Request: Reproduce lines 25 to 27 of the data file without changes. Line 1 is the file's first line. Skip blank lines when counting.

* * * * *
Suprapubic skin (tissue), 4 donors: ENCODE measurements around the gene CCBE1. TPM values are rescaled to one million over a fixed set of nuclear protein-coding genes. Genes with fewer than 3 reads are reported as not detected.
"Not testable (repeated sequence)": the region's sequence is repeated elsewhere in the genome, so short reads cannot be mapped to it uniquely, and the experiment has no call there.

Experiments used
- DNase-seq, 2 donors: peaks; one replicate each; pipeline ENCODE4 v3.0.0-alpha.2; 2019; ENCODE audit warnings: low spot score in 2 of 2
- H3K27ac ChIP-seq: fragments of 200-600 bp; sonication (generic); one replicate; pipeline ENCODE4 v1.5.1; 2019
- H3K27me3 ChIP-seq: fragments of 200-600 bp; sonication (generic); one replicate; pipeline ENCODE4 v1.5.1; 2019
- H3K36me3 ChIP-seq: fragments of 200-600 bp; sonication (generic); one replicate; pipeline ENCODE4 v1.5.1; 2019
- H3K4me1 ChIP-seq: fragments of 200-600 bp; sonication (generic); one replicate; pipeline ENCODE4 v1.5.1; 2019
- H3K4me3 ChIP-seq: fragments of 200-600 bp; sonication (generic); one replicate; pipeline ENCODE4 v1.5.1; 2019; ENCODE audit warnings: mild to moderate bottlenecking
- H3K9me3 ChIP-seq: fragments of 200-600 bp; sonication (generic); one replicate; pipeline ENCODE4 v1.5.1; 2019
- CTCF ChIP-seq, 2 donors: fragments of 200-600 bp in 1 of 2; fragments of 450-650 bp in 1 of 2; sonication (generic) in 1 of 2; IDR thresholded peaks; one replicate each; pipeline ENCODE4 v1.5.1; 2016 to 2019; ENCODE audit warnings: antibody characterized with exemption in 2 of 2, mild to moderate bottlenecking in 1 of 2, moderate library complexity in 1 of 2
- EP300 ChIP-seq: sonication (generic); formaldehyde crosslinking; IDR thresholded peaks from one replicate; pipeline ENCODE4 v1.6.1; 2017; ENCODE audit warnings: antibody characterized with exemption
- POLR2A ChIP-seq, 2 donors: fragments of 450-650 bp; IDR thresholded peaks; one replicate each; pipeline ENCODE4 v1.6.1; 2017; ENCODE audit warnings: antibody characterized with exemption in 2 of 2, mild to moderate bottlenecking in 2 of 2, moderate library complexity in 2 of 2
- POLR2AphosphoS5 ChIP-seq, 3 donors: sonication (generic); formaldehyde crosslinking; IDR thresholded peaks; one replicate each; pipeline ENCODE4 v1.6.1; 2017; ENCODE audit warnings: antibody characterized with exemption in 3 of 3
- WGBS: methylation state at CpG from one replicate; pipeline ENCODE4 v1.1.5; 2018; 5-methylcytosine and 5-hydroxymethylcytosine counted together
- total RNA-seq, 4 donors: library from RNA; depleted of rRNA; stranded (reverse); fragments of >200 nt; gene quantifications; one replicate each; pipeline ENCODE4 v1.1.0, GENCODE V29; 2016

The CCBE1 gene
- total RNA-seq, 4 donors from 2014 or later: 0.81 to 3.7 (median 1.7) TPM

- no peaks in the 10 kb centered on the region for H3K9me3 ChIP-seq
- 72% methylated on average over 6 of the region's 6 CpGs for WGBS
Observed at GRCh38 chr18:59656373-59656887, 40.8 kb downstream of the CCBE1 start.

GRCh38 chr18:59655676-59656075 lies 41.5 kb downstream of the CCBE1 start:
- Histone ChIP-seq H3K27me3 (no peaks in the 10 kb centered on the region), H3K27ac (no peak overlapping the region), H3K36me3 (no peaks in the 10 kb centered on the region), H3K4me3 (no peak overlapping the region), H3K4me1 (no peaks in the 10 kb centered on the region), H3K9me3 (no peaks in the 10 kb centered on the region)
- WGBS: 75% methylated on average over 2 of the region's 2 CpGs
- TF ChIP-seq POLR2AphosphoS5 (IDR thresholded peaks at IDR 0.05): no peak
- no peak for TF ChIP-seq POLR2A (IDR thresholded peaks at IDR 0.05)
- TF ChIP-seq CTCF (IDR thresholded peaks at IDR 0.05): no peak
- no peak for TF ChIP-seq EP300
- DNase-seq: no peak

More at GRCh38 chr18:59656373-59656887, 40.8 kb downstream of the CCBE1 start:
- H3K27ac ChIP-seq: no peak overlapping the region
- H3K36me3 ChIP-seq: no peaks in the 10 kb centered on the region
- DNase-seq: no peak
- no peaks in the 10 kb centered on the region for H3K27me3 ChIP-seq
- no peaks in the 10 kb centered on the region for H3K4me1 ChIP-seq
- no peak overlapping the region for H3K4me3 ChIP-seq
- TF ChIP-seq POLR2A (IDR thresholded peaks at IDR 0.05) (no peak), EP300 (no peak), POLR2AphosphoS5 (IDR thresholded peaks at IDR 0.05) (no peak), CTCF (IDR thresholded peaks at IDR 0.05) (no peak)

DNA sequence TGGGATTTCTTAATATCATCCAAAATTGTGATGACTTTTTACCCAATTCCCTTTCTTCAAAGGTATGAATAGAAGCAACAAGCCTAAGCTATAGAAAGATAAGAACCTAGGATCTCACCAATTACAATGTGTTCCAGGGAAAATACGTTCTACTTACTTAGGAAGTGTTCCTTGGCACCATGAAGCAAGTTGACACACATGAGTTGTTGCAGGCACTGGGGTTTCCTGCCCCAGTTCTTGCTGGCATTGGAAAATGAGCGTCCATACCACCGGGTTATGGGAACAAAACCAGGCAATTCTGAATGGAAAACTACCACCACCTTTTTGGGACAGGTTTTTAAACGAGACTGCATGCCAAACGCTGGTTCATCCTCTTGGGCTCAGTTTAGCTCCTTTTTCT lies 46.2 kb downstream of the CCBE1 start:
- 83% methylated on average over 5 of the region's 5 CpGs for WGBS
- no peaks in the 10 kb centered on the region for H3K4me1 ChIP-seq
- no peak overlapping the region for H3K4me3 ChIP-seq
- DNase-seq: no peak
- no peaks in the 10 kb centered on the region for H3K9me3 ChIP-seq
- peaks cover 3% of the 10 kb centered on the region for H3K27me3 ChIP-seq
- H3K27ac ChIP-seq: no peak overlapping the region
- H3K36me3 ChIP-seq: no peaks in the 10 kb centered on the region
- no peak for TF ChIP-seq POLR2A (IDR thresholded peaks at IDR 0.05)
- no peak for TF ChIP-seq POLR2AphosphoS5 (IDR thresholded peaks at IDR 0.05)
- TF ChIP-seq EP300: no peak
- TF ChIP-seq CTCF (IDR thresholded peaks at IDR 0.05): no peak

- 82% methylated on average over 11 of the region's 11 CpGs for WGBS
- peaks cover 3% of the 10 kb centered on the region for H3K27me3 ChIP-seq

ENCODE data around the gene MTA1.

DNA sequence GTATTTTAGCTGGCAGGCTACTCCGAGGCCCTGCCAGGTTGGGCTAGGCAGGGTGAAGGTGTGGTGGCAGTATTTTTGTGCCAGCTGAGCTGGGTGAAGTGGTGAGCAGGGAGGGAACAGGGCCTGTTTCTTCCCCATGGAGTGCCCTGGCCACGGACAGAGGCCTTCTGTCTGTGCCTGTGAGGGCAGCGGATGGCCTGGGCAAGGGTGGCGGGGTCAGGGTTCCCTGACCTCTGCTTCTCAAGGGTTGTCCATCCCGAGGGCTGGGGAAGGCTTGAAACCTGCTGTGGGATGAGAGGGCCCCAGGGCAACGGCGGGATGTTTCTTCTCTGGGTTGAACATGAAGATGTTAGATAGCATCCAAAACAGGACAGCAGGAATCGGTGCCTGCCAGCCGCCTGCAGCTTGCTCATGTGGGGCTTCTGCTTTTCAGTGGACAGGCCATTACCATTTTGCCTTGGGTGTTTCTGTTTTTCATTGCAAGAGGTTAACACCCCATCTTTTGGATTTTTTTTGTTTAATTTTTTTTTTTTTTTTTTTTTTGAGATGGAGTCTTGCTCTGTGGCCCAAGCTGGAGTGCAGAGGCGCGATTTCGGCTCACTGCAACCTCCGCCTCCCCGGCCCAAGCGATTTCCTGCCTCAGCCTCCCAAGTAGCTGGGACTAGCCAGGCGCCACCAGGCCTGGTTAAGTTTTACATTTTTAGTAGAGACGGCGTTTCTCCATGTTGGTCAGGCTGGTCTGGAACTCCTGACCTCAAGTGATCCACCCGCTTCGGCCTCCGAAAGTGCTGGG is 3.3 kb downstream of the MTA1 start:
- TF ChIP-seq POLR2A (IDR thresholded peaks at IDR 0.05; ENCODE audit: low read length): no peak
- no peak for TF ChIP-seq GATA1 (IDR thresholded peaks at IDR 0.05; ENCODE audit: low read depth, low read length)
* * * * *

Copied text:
- TF ChIP-seq POLR2AphosphoS5 (IDR thresholded peaks at IDR 0.05): no peak
- no peak for TF ChIP-seq POLR2A (IDR thresholded peaks at IDR 0.05)
- TF ChIP-seq CTCF (IDR thresholded peaks at IDR 0.05): no peak